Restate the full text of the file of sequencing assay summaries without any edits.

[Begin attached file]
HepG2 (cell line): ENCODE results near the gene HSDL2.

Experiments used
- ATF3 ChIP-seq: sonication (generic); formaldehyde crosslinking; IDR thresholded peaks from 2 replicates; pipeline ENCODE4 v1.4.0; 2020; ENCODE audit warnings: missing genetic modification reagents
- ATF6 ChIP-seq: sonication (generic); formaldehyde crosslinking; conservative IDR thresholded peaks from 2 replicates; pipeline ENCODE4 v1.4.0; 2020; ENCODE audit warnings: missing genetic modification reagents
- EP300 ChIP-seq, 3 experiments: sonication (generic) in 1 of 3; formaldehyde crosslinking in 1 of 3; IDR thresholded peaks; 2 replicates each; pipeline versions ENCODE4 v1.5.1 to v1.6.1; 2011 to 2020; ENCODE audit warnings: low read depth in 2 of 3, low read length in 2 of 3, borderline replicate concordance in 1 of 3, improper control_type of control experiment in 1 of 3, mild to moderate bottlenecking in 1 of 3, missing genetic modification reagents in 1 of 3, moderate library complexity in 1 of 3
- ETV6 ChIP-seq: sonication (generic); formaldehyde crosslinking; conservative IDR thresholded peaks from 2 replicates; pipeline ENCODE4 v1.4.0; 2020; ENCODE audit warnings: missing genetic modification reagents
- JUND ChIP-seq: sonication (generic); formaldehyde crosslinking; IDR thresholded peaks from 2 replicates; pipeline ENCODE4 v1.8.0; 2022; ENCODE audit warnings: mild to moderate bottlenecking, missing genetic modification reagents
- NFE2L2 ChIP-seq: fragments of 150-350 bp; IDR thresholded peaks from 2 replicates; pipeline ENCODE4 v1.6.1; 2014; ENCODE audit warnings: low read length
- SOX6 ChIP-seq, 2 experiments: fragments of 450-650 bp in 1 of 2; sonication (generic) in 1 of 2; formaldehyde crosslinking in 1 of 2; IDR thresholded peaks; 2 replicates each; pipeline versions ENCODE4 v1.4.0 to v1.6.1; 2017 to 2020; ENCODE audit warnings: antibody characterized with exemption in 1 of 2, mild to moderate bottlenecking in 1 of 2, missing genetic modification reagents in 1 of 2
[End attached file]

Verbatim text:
HepG2 (cell line): ENCODE results near the gene HSDL2.

Experiments used
- ATF3 ChIP-seq: sonication (generic); formaldehyde crosslinking; IDR thresholded peaks from 2 replicates; pipeline ENCODE4 v1.4.0; 2020; ENCODE audit warnings: missing genetic modification reagents
- ATF6 ChIP-seq: sonication (generic); formaldehyde crosslinking; conservative IDR thresholded peaks from 2 replicates; pipeline ENCODE4 v1.4.0; 2020; ENCODE audit warnings: missing genetic modification reagents
- EP300 ChIP-seq, 3 experiments: sonication (generic) in 1 of 3; formaldehyde crosslinking in 1 of 3; IDR thresholded peaks; 2 replicates each; pipeline versions ENCODE4 v1.5.1 to v1.6.1; 2011 to 2020; ENCODE audit warnings: low read depth in 2 of 3, low read length in 2 of 3, borderline replicate concordance in 1 of 3, improper control_type of control experiment in 1 of 3, mild to moderate bottlenecking in 1 of 3, missing genetic modification reagents in 1 of 3, moderate library complexity in 1 of 3
- ETV6 ChIP-seq: sonication (generic); formaldehyde crosslinking; conservative IDR thresholded peaks from 2 replicates; pipeline ENCODE4 v1.4.0; 2020; ENCODE audit warnings: missing genetic modification reagents
- JUND ChIP-seq: sonication (generic); formaldehyde crosslinking; IDR thresholded peaks from 2 replicates; pipeline ENCODE4 v1.8.0; 2022; ENCODE audit warnings: mild to moderate bottlenecking, missing genetic modification reagents
- NFE2L2 ChIP-seq: fragments of 150-350 bp; IDR thresholded peaks from 2 replicates; pipeline ENCODE4 v1.6.1; 2014; ENCODE audit warnings: low read length
- SOX6 ChIP-seq, 2 experiments: fragments of 450-650 bp in 1 of 2; sonication (generic) in 1 of 2; formaldehyde crosslinking in 1 of 2; IDR thresholded peaks; 2 replicates each; pipeline versions ENCODE4 v1.4.0 to v1.6.1; 2017 to 2020; ENCODE audit warnings: antibody characterized with exemption in 1 of 2, mild to moderate bottlenecking in 1 of 2, missing genetic modification reagents in 1 of 2